Philosophers of the Arabs
Jamāl al-Dīn al-Afghānī (1838-1897), one of the founders of Islamic modernism, and a political activist and Islamic nationalist in Afghanistan, Persia, Egypt, and the Ottoman Empire during the 19th century.
was born on 1838 in Assabad, a village near Cable the capital of
Afghanistan, his father is al-Sayyed Safdar one of the key figures of
the town. In 1857, Jamaluddin Afghani spent a year in Delhi and after
performing the pilgrimage of Hajj in Mecca, he returned to Afghanistan
in 1858. He became a counselor to the King Dost Mohammad Khan and later
to Mohammad Azam. In 1869, the throne of Kabul was occupied by Sher Ali
Khan and Jamaluddin Afghani was forced to leave the country.
In 1871, al-Afghani moved to Egypt and began preaching his ideas of political reform. His ideas were considered radical, and he was exiled in 1879. He then traveled to different European and non-European cities: Istanbul, London, Paris, Moscow, St. Petersburg and Munich .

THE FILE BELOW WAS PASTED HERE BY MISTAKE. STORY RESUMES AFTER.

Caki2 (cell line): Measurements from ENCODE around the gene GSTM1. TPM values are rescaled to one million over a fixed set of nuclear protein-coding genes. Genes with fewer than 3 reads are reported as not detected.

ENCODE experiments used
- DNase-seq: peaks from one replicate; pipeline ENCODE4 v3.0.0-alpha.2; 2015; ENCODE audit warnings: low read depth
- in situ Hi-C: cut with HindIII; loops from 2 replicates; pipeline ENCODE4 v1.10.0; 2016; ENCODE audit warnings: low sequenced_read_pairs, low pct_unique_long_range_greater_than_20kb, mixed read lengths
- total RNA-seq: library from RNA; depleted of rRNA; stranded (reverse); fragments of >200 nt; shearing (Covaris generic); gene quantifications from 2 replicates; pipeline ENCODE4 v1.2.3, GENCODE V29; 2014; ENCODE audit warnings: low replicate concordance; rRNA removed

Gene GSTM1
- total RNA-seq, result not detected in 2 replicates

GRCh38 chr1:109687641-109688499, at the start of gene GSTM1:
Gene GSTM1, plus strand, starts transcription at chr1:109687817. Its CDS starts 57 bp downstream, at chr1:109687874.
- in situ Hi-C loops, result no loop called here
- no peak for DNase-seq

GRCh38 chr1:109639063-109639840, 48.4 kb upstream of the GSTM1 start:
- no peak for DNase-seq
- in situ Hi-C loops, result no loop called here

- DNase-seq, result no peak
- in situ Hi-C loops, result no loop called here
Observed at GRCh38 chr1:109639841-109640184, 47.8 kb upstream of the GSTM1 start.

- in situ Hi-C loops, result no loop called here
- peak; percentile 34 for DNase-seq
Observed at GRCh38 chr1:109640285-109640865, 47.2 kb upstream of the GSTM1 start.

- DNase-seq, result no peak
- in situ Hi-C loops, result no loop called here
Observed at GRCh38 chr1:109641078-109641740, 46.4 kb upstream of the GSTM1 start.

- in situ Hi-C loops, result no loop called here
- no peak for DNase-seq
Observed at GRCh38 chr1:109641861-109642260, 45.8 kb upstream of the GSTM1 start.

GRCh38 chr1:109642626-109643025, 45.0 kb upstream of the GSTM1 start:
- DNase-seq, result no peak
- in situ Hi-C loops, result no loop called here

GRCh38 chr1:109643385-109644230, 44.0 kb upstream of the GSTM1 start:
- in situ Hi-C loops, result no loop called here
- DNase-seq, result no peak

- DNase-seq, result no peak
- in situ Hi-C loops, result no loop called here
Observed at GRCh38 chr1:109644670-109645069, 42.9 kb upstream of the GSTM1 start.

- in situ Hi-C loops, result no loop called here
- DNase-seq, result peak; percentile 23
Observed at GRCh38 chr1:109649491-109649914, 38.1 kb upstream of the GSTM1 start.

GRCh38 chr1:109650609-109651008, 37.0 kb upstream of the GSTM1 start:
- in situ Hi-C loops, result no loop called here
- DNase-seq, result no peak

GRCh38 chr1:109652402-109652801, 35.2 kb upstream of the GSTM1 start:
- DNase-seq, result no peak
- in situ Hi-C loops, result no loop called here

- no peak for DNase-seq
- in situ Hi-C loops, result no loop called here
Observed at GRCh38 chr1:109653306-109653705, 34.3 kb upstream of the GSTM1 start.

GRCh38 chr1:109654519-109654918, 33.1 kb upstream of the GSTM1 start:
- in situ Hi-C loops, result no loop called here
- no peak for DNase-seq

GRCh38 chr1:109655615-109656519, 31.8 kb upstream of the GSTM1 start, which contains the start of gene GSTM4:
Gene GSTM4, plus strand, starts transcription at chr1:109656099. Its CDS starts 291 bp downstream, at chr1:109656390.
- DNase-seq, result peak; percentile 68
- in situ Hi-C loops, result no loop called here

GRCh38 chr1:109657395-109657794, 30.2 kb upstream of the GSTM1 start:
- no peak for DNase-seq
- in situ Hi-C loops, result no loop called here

In 1884, al-Afghani began publishing an Arabic newspaper in Paris entitled al-Urwah al-Wuthqa. The newspaper called for a return to the original principles and ideals of Islam, and for greater unity among Islamic peoples. This, al-Afghani argued, would allow the Islamic community to regain its former strength against European powers.
Although called a liberal by a contemporary English admirer, Wilfrid Scawen Blunt, Afghani, did not advocate constitutional government. In the volumes of the newspaper he published in Paris, “there is no word in the paper’s theoretical articles favoring political democracy or parliamentarianism,” according to his biographer. Afghani simply envisioned “the overthrow of individual rulers who were lax or subservient to foreigners, and their replacement by strong and patriotic men.”
Death and legacy
He died on March 9, 1897 in Istanbul and was buried there. In late 1944, due to the request of Afghan government, his remains were taken to Afghanistan and laid in Kabul inside the Kabul University, a mausoleum was erected for him.